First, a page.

As you can read in her IT Pro File, Carol Miller has been on the fast track to networking guru status for the past five years. Her background in accounting and auditing laid the groundwork for her current role as network security evangelist. As such, she offers these dos and don't tips for securing a network.
- Do track all your activities. Record even the most mundane network tasks in a log file or daily journal. Simple things, like failing to remember whether you installed new drivers or service packs, can come back to haunt you when you least expect it.
- Do rely on hard-copy backups sometimes. If you maintain system log files such as DNS debugging or SQL logging, schedule to print and then clear these log files on a regular basis. Keep them in both electronic and old fashioned paper formats until your system audits are complete. If you don't ever read said logs, then don't enable them and waste valuable system resources.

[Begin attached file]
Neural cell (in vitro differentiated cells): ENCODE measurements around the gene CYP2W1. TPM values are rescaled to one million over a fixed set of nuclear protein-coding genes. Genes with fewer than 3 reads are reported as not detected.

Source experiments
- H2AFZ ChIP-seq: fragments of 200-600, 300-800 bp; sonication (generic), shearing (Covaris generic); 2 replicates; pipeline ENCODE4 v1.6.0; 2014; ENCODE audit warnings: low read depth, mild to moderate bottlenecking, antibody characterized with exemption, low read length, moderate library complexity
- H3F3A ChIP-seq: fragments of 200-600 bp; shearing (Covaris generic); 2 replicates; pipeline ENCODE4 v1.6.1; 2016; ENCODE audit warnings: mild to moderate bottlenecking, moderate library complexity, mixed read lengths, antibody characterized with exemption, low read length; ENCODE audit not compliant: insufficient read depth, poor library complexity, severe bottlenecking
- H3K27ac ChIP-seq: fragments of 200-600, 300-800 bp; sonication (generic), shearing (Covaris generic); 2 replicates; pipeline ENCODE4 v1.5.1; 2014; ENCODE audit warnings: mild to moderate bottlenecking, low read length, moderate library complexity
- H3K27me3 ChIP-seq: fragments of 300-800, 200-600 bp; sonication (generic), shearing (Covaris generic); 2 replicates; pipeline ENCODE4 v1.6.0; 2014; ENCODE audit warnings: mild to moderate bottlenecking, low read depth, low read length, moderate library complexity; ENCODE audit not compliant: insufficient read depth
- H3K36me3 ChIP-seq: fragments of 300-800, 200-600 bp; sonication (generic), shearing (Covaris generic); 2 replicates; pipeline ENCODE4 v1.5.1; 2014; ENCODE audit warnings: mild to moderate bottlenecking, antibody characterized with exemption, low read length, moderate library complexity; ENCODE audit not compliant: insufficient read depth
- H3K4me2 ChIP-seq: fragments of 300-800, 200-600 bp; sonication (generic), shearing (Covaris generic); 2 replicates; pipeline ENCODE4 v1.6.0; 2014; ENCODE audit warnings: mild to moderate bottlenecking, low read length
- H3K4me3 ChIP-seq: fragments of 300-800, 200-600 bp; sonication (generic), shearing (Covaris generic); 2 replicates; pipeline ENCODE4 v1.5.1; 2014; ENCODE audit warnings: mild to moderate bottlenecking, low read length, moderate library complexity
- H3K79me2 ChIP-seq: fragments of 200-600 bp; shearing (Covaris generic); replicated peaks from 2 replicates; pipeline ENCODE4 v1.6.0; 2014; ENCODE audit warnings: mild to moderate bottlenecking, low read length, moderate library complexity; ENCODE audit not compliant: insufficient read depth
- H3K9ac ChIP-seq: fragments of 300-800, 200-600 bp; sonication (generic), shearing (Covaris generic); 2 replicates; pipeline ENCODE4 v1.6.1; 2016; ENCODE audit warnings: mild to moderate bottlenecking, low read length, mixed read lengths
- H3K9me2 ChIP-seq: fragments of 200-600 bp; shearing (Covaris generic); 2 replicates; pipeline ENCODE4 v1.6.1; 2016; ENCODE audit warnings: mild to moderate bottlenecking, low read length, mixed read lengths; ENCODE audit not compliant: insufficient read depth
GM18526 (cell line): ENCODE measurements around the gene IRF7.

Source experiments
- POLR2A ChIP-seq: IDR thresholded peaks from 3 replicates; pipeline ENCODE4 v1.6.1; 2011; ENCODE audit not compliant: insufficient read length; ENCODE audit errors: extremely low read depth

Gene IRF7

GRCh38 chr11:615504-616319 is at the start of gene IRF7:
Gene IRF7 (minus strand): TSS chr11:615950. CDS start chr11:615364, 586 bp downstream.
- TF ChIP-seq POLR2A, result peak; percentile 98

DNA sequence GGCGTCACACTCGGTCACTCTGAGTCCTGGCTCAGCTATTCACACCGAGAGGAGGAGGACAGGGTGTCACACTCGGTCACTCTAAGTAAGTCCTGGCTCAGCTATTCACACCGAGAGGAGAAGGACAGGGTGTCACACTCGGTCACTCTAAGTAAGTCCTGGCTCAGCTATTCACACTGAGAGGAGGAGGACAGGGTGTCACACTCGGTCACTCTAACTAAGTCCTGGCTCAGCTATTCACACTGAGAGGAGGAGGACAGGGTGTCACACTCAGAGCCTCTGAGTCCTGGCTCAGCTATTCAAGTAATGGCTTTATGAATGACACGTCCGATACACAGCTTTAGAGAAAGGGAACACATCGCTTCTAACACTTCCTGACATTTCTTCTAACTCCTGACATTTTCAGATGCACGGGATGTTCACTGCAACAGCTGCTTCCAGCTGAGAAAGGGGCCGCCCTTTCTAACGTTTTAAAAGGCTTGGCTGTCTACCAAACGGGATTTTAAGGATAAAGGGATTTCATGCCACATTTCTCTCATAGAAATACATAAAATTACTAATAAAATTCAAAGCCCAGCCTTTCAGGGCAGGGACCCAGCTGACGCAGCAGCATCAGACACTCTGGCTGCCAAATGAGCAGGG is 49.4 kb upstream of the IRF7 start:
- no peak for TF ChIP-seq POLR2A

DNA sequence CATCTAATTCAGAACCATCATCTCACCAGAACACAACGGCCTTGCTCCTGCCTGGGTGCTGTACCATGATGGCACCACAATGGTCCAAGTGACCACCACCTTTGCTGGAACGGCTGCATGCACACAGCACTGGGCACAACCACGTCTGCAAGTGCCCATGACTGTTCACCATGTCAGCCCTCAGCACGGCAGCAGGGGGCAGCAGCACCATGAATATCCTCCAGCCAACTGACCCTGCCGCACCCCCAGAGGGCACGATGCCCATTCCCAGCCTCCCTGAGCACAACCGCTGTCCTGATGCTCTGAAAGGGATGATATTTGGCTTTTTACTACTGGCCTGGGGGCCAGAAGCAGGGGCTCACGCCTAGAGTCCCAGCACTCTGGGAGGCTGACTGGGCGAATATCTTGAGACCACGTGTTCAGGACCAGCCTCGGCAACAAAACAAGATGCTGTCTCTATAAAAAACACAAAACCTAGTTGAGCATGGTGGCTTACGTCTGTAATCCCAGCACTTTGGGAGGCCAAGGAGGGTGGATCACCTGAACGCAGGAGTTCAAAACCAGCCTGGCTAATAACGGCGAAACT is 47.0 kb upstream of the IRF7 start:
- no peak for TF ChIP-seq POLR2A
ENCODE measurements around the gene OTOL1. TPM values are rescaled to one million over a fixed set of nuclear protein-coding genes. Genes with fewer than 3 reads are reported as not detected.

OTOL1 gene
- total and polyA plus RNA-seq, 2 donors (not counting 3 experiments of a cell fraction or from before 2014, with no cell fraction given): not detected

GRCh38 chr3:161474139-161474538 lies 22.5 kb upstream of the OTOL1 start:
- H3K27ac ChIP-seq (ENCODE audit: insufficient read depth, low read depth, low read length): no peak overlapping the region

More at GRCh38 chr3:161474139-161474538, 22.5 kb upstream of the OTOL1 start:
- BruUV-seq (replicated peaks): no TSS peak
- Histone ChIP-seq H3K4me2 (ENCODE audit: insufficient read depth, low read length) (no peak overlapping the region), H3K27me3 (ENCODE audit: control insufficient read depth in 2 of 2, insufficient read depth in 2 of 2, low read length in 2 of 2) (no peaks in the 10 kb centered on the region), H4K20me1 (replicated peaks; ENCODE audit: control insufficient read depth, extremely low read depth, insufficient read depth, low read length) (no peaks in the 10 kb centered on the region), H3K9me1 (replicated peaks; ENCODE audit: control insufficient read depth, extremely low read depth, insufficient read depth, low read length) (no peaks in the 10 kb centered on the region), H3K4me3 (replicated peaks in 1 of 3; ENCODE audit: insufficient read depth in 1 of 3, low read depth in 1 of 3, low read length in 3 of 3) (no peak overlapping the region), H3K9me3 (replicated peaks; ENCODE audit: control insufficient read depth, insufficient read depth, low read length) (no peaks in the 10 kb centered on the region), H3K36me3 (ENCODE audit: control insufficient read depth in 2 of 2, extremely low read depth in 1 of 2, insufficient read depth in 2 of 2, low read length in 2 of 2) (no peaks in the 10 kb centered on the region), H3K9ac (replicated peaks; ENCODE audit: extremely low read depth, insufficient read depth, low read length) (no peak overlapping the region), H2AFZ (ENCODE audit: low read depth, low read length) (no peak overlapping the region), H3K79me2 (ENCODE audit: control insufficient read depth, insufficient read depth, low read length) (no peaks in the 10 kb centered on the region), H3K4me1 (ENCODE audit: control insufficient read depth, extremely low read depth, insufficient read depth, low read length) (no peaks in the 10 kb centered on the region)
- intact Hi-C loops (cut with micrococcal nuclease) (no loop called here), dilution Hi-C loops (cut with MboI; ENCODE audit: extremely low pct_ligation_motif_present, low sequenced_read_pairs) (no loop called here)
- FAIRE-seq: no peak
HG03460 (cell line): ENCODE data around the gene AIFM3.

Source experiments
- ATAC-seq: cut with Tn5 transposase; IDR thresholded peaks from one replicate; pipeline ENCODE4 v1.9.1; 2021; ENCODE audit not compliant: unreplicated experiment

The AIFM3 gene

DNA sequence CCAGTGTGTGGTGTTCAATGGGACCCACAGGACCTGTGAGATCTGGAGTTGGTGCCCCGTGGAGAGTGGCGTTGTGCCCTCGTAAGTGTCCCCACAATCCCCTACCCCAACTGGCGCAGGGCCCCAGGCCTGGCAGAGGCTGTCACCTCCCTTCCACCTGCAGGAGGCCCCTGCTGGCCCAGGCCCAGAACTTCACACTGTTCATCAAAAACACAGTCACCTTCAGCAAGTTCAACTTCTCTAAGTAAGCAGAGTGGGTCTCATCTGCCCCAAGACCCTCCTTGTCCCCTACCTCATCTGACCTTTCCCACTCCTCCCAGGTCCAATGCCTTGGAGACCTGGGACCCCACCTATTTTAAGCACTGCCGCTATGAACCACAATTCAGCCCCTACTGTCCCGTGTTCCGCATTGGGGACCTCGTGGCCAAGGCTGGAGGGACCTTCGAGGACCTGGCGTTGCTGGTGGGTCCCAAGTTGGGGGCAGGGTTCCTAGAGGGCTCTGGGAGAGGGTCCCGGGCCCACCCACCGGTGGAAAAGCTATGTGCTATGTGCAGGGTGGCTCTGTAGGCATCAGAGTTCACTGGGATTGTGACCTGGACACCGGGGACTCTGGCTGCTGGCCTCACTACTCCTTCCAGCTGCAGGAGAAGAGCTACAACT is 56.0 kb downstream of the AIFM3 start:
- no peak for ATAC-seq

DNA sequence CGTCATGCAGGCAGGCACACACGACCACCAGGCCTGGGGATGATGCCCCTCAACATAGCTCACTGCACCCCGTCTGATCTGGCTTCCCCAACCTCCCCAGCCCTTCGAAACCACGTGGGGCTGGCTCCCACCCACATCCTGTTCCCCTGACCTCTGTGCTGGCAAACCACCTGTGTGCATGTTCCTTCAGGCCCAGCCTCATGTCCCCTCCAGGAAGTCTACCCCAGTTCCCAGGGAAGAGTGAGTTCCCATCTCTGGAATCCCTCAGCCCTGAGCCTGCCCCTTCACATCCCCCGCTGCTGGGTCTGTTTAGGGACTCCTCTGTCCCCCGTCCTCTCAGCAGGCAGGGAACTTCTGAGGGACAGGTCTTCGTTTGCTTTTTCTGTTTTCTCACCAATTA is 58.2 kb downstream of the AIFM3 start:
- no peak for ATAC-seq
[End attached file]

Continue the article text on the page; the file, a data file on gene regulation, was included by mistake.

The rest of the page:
- Don't ignore features that are built in to applications. For example, use Microsoft Excel as a means of keeping a list of your Active Directory objects. It is easy to export the list from Active Directory to an Excel spreadsheet and then have a hard copy of your objects handy if the need arises. Or use the "Save as" feature in your system monitor to create a Web page that can monitor your server 24/7 but be available from any machine on the network via Internet Explorer.
- Do stay virus-current. Join the CERT organization and receive the group's frequent bulletins about new viruses and hacker attacks.
- Don't waste your system resources with high-end wallpaper or icons scattered on your desktops! Use folders on the desktop to organize user documents, and use a group policy to prevent inappropriate or system-intensive wallpapers and animations.
- Do bolster security with network cards. If your network has services or applications where two servers make "calls" to each other, dedicate a network card to these communication channels and create a static route. Add IPSec to these network cards -- thereby tightening security between the two servers without preventing clients from accessing them. This is especially useful when dealing with SQL Server.
>> Read Carol's True IT Blooper.